A Ceremony of Carols
Richard Alston Dance Company
The Marlowe Theatre, Canterbury
Contemporary dance is a genre credited for it’s unconventionality. However this has led in some cases to the attitude of ‘anything goes’. Contemporary therefore has progressed very diversely, split into the good, the bad and the ugly. I am pleased to say that Richard Alston is, as ever, keeping the bar high and flying the flag as a leading contemporary dance choreographer.
The evening is divided into three performances, the best being saved until last. The performances are all different in sense of mood, style and choreography. The company uses eleven dancers for this production, all very technically au fait but, for me, some of them at times lacked passion and empathy. A special mention for Nathan Goodman though, who danced with such strength, power and emotion throughout; making his performance alone truly memorable.
The opening piece, Roughcut, is a high energy and dynamic performance. The movements are created skilfully appearing ‘thrown-away’ but actually executed with fine precision to create a clever effect. The finest aspect of Alston’s work is that his choreography cannot be identified step-to-step but is performed in a flowing, care-free way that leads the audience to believe it has been created for the first time before their eyes.
The second act Unfinished Business is danced to Mozart K533. In contrast to Roughcut, it’s bald, robotic modern classical music by Reich, the Mozart is sublime and played magnificently by pianist Faith Leadbetter. The Allegro section is the highlight of the evening, joyous and uplifting to watch. The unusual shapes and unique motifs used throughout the performance make it captivating for the audience.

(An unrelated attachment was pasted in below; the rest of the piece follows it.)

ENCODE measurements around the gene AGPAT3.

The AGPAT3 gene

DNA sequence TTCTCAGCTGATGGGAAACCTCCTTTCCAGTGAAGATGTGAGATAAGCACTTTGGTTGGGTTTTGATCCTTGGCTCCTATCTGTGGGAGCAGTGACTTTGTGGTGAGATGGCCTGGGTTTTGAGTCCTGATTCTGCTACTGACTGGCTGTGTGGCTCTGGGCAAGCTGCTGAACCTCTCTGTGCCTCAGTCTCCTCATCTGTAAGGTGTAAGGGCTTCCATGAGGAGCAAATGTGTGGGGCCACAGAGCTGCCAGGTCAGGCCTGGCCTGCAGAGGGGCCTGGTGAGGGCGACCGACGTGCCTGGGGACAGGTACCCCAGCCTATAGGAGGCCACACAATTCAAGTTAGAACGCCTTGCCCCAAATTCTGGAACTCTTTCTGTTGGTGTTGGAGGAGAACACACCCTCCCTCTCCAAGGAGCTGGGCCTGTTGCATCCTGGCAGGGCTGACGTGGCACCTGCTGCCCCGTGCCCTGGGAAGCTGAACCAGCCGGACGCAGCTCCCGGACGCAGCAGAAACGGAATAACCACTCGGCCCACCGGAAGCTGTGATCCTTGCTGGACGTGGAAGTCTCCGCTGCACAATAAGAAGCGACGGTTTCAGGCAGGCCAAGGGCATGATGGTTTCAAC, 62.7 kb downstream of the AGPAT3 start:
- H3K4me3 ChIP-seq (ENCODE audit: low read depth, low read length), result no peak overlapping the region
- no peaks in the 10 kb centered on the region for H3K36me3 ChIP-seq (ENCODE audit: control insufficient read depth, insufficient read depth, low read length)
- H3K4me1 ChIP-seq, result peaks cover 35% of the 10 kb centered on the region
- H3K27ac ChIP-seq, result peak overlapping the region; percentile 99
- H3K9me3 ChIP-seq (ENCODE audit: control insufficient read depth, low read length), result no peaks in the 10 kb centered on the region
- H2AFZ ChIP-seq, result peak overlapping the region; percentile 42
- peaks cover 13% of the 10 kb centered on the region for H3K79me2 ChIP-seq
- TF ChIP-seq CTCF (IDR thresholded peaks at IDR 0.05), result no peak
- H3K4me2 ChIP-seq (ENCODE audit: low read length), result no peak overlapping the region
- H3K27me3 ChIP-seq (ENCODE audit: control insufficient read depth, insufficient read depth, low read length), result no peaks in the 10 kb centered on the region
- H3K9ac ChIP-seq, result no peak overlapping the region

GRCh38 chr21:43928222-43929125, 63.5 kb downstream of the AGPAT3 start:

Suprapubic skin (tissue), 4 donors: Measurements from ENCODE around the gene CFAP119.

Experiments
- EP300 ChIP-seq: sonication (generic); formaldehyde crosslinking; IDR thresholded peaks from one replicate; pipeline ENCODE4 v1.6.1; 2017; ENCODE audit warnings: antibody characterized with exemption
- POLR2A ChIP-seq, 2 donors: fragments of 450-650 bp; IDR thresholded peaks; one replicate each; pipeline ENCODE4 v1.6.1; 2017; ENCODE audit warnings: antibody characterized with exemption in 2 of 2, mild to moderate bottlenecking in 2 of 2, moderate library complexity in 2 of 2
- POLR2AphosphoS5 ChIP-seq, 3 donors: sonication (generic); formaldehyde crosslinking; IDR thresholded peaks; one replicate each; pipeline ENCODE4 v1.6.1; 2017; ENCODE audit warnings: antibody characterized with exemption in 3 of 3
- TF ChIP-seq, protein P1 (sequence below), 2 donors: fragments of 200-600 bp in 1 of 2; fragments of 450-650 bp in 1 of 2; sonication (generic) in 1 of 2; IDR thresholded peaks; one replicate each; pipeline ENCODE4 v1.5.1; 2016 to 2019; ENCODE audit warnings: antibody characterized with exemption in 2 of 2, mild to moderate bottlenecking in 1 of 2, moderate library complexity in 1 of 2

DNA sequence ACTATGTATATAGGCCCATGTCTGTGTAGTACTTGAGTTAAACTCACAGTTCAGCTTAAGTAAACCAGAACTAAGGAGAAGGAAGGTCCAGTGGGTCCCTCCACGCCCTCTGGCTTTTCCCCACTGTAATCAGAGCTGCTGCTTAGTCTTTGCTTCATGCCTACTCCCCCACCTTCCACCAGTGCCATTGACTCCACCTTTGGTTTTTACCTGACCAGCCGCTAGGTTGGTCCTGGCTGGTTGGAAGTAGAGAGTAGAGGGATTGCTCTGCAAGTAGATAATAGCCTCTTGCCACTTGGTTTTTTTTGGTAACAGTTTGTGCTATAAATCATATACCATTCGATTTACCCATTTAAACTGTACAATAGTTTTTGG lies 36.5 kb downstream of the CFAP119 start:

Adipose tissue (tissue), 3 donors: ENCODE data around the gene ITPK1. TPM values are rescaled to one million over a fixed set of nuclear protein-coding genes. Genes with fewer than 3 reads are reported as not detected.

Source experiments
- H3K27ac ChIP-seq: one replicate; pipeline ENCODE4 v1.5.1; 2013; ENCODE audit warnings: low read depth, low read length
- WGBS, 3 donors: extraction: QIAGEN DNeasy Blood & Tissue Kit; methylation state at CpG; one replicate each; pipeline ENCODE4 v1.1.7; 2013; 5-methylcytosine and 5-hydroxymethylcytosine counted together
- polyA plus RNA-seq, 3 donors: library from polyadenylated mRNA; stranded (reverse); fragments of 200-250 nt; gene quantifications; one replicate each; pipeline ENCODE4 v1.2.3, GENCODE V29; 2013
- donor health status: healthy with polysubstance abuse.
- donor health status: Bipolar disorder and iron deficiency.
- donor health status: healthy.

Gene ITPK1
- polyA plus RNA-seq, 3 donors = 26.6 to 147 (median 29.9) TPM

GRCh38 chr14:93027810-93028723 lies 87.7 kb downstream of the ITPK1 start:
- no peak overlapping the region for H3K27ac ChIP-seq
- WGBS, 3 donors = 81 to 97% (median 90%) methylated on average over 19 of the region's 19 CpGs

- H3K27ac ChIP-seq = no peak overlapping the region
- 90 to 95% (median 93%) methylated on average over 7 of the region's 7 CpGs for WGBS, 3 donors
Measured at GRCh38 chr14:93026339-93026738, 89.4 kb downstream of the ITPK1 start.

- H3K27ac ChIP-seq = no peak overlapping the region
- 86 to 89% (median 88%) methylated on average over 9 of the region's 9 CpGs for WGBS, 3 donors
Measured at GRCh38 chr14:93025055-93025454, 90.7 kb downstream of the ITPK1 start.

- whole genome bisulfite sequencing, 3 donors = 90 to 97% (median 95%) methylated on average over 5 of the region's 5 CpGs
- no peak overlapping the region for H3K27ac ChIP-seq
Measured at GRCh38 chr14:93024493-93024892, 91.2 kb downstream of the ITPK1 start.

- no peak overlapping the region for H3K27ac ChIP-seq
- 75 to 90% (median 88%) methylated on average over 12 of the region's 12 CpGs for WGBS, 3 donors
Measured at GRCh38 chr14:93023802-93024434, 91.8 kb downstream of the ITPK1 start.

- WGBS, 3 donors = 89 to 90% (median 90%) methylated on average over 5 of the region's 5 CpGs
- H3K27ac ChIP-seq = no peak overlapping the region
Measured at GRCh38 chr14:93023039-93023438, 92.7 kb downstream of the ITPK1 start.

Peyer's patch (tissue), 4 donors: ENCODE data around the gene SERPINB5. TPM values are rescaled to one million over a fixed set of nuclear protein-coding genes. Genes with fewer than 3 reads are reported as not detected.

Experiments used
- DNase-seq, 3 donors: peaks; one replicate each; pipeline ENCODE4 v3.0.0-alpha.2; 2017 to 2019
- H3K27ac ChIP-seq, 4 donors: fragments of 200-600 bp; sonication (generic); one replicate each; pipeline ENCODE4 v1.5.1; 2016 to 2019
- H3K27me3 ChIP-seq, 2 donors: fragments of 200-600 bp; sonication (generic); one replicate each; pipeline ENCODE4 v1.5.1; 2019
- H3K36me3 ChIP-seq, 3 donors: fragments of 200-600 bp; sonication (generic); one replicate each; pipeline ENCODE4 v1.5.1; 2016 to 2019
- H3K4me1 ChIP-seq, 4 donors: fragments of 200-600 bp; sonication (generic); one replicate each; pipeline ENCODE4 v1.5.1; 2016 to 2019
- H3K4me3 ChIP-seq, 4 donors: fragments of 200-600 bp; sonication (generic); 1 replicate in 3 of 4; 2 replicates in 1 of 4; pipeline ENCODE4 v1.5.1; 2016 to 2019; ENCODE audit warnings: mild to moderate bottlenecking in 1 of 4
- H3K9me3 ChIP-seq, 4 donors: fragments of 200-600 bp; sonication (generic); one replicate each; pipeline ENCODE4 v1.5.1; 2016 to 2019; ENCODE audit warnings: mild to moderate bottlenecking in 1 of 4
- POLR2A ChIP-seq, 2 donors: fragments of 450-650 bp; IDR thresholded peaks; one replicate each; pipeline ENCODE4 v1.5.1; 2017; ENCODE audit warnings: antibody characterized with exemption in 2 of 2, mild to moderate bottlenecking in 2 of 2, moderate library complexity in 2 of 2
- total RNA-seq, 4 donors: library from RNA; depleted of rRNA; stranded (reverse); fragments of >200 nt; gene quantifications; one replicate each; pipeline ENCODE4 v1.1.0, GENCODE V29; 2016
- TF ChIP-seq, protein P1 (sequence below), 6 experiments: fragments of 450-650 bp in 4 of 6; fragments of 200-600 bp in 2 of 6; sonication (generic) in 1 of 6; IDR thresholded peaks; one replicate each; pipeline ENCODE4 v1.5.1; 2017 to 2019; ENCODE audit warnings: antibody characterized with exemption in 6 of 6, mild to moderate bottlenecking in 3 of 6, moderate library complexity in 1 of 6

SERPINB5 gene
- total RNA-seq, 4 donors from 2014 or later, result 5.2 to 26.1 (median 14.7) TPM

New to the stage, A Ceremony of Carols, is the concluding piece of the evening. Born in Canterbury this work was created to show that the city is ‘more than just a cathedral’. Young Canterbury Cathedral Choristers sing Benjamin Britten’s A Ceremony of Carols conducted by David Flood and accompanied by harpist, Camilla Pay, an astounding musical arrangement, in fact so good that at times it outshines the dancers. The fine details are well presented with a clever use of a very simple, yet symbolic prop. The company comes together to perform the final act with a wonderful sense of equality, and Richard Alston’s desire to ‘unite Cathedral and newly-sprung Marlowe Theatre more closely’ is fulfilled.
Overall some stunning classic musical arrangements and some innovative choreography, perhaps not Alston at his absolute best, but still far superior to other leading contemporary choreographers.
Reviewer: Joanna Burden